WELLINGTON (March 21): Crude oil extended declines, sparking losses among Asian commodity stocks as the dollar reasserted itself in the wake of a weeks-long selloff. Chinese shares climbed amid plans to loosen curbs around margin lending imposed after last year’s equity rout.
West Texas Intermediate oil fell below $39, building on losses from Friday spurred by the first increase in U.S. rigs this year. The greenback extended its rebound into a second day after slumping to a five-month low last week as the Federal Reserve pared its interest-rate outlook for 2016. Commodity-linked currencies were the biggest casualties. With Japanese markets closed for a holiday, miners and energy shares led declines across the region, while stocks in Shanghai advanced a seventh day, rising with equities in Hong Kong.
Concern traders are placing too much stead in the Fed’s pared back plans for raising rates seems to have arrested a selloff that’s wiped more than 3 percent from the dollar this month. That’s ignited a retreat in commodities priced in the U.S. currency, which had been propelled higher by crude oil’s recovery over the past month. Increased stimulus efforts from central banks has steadied the global equity market, with prospects policy makers will continue with unprecedented easing helping the Standard & Poor’s 500 Index reverse its worst start to a year on record. China said Friday it will loosen controls around margin trading, a sign concern over market volatility there has faded.
“The policy actions among major global central banks over the past three weeks certainly appears to be coordinated and has helped ease fears about weakening global activity and its contagion into risk assets,” Matthew Sherwood, head of investment strategy at Perpetual Ltd. in Sydney, which manages about $21 billion, said in an e-mail to clients. “However, investors need to be cautious not to extrapolate recent returns, and the speed of the market recovery, indefinitely into market returns from here.”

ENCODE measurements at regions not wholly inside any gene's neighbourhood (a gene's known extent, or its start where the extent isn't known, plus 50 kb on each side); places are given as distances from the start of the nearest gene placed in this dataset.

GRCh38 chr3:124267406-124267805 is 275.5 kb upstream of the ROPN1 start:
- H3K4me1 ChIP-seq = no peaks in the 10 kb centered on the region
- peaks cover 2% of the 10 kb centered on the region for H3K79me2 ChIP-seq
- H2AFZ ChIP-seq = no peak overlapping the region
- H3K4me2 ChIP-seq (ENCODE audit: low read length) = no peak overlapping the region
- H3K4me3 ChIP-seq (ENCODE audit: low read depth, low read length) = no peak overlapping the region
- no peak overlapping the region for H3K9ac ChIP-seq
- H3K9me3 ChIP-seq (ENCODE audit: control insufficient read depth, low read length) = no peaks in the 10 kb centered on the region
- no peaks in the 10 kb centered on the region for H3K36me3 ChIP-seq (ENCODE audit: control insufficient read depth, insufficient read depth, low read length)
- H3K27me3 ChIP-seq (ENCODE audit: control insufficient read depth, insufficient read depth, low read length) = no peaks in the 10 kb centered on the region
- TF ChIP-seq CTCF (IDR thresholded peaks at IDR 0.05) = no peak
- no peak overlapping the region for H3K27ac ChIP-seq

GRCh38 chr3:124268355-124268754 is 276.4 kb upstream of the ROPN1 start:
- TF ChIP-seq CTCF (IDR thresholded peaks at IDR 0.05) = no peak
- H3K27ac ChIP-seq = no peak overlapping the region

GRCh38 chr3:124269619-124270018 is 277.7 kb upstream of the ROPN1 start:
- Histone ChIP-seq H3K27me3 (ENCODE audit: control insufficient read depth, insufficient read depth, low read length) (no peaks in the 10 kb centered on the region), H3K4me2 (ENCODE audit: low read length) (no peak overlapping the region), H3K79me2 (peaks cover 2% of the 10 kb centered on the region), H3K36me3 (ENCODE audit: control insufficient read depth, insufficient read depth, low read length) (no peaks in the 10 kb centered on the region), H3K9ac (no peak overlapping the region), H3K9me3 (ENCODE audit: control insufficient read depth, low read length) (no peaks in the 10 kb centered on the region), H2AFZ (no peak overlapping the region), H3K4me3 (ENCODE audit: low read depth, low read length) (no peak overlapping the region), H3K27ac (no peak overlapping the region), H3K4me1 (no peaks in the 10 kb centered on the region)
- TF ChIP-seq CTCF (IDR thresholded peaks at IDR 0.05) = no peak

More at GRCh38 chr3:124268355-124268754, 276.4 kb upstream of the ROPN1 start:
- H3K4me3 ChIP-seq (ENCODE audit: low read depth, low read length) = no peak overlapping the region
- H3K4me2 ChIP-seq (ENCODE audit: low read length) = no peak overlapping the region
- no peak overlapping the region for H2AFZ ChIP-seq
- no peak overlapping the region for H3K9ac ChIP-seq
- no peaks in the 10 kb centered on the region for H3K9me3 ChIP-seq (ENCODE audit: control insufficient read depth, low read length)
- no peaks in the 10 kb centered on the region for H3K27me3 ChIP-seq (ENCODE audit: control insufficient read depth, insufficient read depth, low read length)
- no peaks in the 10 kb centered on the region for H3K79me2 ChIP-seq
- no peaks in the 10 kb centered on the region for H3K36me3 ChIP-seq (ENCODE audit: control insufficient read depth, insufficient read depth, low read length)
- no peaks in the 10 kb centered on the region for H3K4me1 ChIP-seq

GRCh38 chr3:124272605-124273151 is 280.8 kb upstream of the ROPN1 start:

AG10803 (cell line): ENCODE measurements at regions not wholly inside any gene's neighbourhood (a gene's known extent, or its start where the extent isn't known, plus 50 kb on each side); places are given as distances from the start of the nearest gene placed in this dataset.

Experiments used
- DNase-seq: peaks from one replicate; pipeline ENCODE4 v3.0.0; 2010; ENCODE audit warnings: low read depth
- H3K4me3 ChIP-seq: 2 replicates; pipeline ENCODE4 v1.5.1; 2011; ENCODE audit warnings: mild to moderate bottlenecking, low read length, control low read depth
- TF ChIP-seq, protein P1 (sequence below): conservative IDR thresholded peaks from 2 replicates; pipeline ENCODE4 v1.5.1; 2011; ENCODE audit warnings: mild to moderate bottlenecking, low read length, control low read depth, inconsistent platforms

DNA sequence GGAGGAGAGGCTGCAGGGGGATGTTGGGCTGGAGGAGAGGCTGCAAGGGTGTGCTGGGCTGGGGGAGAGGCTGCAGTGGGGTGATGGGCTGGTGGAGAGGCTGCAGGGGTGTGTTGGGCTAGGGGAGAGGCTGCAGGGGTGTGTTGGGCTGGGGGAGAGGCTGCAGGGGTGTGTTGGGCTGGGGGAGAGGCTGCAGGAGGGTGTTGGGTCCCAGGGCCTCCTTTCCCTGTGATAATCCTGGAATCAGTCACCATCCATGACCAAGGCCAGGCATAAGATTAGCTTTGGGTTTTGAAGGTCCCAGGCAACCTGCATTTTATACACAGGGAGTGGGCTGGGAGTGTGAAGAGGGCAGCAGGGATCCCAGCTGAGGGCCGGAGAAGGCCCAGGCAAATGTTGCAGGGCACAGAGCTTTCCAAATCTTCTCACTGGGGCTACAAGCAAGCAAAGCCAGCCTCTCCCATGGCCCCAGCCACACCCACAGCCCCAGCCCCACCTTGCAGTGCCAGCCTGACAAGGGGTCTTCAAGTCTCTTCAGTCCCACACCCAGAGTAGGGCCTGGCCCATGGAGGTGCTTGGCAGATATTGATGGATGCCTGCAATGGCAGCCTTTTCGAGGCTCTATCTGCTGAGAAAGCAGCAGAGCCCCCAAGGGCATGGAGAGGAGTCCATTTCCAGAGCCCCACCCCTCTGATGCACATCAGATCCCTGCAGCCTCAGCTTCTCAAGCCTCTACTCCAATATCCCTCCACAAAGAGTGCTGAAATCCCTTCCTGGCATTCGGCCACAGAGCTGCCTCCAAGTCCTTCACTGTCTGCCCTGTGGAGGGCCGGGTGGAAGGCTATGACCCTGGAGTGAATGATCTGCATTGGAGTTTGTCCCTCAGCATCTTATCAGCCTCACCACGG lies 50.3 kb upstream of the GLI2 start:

China reports on commodity imports Monday, and Taiwan updates export data. New Zealand posts figures on credit-card spending and Hong Kong reports on consumer prices.
WTI futures fell 1.2 percent to $38.95 a barrel as of 10:36 a.m. Tokyo time, after sliding 1.9 percent on Friday to trim its fifth straight weekly advance to 2.4 percent. Brent crude lost 0.7 percent to $40.93 after falling 0.8 percent at the end of last week.
Rigs targeting oil in U.S. fields rose by one to 387 last week, Baker Hughes Inc. said on its website Friday, the first increase of 2016. The prior week’s number was the lowest since December 2009. The greenback’s stabilization has also unsettled oil, which is priced in the U.S. currency, along with a number of other commodities.
“There is a bit of a correction after the spike above $40 because the market is still oversupplied and demand is sluggish, although it’s better than what it was,” Evan Lucas, a market strategist at IG Ltd. in Melbourne, said by phone. “An average of around $35 a barrel is likely in the second quarter. There are signs that the supply side is feeling the pinch and have been forced to act.”